If you like us, please share us on social media or tell your professor. Consider building or adopting a Wikitext for your course like Prof. Dianne Bennett from Sacramento City College demonstrates in this video.

ChemWiki: The Dynamic Chemistry Hypertext > Under Construction > Demonstrations > Additional Demos > Picric Acid Explosion

Picric Acid Explosion

Chemical Concepts Demonstrated

  • Exothermic reactions that require heat for activation
  • "Dangerous" chemical compounds


  • A small quantity of lead oxide (PbO) and picric acid (2,4,6-trinitrophenol) are spread on the metal plate above a burner.
  • Light the burner.


A fairly spectacular explosion takes place.


Picric acid is in the same family of nitroaromatic explosives as trinitrotoluene (TNT).  It is no longer used as an explosive because of this type of reaction.  A shock-insensitive explosive compound that forms shock-sensitive explosive salts with metals (such as lead) is too unwieldy for most usual applications.

Several years ago, someone realized that many high school chemistry classrooms in the midwest portion of the United States contained picric acid.  Bomb squads were sent into several of these schools to remove this "dangerous explosive."  This demonstration has been used to help students understand that compounds such as picric acid can be dangerous, but they can be handled safely if care is taken.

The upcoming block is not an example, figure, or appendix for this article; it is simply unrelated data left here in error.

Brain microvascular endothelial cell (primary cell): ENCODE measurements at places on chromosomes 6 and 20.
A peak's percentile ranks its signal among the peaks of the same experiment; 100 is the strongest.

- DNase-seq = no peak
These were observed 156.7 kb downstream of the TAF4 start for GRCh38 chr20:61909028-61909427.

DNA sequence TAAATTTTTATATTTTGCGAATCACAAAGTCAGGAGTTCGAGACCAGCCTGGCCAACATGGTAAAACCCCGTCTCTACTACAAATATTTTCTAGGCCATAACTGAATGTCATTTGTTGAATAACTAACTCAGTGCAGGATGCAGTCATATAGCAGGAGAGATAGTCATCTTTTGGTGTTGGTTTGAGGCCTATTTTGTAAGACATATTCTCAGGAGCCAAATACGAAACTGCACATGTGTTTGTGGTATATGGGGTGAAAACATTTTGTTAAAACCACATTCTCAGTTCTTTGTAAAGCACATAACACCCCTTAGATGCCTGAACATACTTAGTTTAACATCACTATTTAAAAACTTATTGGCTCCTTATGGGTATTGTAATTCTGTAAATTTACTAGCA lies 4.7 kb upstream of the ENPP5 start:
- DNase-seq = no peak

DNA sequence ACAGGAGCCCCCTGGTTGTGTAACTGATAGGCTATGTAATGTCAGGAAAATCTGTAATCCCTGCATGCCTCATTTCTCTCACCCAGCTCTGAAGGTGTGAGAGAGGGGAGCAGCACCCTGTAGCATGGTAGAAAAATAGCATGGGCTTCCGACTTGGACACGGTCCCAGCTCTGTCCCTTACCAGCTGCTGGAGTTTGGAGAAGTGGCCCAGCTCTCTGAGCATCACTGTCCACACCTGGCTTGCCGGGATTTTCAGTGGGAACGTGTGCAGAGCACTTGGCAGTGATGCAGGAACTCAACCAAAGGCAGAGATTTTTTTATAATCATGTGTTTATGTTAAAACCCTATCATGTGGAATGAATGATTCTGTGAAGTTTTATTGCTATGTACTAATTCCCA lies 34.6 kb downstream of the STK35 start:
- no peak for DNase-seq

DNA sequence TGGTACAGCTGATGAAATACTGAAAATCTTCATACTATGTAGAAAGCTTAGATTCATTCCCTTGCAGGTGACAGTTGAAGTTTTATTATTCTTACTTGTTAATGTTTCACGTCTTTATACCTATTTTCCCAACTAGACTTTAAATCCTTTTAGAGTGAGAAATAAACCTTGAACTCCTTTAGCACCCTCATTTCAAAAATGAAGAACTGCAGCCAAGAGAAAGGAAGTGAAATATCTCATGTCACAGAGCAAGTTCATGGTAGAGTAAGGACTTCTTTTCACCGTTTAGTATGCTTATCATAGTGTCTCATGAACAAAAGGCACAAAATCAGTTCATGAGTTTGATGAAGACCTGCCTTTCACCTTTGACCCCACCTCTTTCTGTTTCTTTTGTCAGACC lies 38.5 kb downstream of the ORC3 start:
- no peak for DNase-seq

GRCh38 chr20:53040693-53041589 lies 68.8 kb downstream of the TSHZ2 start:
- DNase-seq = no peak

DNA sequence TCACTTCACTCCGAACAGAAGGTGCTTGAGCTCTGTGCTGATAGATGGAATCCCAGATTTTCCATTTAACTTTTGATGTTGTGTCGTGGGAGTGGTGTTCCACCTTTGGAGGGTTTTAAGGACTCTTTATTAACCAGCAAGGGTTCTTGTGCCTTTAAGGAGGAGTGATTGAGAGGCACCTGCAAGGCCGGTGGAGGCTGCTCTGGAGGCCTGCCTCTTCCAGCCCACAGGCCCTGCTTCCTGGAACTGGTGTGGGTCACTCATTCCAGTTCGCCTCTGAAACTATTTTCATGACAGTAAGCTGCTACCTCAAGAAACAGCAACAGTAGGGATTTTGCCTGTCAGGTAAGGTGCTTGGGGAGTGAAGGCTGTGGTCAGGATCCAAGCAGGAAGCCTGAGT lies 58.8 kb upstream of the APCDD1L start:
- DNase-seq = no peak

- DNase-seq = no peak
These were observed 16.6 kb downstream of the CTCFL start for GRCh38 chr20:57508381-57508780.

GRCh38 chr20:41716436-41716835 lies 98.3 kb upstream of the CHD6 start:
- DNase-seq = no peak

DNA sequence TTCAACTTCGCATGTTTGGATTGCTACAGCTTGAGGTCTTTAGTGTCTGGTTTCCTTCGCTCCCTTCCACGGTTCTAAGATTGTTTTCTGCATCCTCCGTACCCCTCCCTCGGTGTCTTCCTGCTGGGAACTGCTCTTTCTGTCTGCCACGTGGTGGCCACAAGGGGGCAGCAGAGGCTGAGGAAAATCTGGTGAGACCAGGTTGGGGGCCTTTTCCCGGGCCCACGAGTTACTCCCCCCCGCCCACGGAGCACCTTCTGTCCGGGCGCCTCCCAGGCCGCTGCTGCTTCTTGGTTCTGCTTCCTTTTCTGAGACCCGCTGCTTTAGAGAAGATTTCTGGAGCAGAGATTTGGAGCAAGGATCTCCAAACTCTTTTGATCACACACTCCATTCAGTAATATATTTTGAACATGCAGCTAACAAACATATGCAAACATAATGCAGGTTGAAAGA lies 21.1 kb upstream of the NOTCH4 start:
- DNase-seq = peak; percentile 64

You must to post a comment.
Last modified
10:29, 2 Oct 2013



(not set)
(not set)
(not set)






This material is based upon work supported by the National Science Foundation under Grant Numbers 1246120, 1525057, and 1413739.

Creative Commons License Unless otherwise noted, content in the UC Davis ChemWiki is licensed under a Creative Commons Attribution-Noncommercial-Share Alike 3.0 United States License. Permissions beyond the scope of this license may be available at copyright@ucdavis.edu. Questions and concerns can be directed toward Prof. Delmar Larsen (dlarsen@ucdavis.edu), Founder and Director. Terms of Use